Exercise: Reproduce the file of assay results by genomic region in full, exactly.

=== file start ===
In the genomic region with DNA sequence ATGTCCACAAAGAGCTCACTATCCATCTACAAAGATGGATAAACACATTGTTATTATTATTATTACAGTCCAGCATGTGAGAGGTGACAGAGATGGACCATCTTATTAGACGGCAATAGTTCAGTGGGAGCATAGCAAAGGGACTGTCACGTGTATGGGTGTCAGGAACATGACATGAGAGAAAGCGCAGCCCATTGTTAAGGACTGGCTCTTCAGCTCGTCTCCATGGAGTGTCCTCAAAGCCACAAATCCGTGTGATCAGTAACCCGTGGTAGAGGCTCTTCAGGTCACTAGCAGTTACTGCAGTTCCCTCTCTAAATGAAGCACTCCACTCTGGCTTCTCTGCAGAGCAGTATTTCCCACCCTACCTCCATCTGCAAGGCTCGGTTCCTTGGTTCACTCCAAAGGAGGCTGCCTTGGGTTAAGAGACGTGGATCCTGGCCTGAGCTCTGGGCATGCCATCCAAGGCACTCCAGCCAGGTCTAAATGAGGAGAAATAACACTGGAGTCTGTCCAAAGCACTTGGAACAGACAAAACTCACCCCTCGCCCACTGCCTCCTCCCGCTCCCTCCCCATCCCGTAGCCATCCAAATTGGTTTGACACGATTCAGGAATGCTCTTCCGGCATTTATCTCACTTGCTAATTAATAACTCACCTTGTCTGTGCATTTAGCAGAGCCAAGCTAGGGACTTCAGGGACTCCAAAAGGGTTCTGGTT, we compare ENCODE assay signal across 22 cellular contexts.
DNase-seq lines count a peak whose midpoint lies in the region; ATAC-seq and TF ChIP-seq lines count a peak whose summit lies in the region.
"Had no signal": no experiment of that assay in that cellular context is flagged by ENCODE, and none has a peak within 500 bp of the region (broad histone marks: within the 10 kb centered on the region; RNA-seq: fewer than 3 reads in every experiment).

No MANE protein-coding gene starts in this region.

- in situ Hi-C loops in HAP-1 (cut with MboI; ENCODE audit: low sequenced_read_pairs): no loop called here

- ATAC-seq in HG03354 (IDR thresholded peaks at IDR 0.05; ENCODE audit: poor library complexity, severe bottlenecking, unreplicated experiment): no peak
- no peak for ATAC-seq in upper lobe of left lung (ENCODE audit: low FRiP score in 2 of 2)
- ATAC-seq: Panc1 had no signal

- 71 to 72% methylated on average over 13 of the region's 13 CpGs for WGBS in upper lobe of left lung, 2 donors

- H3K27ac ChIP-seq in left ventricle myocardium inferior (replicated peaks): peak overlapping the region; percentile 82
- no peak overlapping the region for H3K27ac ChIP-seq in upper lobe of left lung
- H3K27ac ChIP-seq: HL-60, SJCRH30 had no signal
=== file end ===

In the genomic region with DNA sequence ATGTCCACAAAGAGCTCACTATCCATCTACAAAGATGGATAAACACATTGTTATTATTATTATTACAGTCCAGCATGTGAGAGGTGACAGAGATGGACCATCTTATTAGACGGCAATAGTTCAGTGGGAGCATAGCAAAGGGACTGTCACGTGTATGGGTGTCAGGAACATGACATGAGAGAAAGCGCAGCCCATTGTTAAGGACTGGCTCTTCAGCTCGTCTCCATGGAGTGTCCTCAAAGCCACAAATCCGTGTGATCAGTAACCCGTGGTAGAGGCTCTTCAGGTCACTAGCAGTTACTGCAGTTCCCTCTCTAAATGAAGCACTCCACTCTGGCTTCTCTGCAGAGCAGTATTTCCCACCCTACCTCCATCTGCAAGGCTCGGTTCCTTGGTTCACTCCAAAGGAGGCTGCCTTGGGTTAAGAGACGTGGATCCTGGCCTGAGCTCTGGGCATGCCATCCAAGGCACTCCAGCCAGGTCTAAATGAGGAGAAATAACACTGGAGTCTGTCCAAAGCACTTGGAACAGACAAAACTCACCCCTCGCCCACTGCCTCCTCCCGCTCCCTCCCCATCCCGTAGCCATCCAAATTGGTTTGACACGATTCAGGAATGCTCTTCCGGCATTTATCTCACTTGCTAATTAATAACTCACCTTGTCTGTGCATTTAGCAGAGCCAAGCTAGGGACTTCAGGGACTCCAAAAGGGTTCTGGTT, we compare ENCODE assay signal across 22 cellular contexts.
DNase-seq lines count a peak whose midpoint lies in the region; ATAC-seq and TF ChIP-seq lines count a peak whose summit lies in the region.
"Had no signal": no experiment of that assay in that cellular context is flagged by ENCODE, and none has a peak within 500 bp of the region (broad histone marks: within the 10 kb centered on the region; RNA-seq: fewer than 3 reads in every experiment).

No MANE protein-coding gene starts in this region.

- in situ Hi-C loops in HAP-1 (cut with MboI; ENCODE audit: low sequenced_read_pairs): no loop called here

- ATAC-seq in HG03354 (IDR thresholded peaks at IDR 0.05; ENCODE audit: poor library complexity, severe bottlenecking, unreplicated experiment): no peak
- no peak for ATAC-seq in upper lobe of left lung (ENCODE audit: low FRiP score in 2 of 2)
- ATAC-seq: Panc1 had no signal

- 71 to 72% methylated on average over 13 of the region's 13 CpGs for WGBS in upper lobe of left lung, 2 donors

- H3K27ac ChIP-seq in left ventricle myocardium inferior (replicated peaks): peak overlapping the region; percentile 82
- no peak overlapping the region for H3K27ac ChIP-seq in upper lobe of left lung
- H3K27ac ChIP-seq: HL-60, SJCRH30 had no signal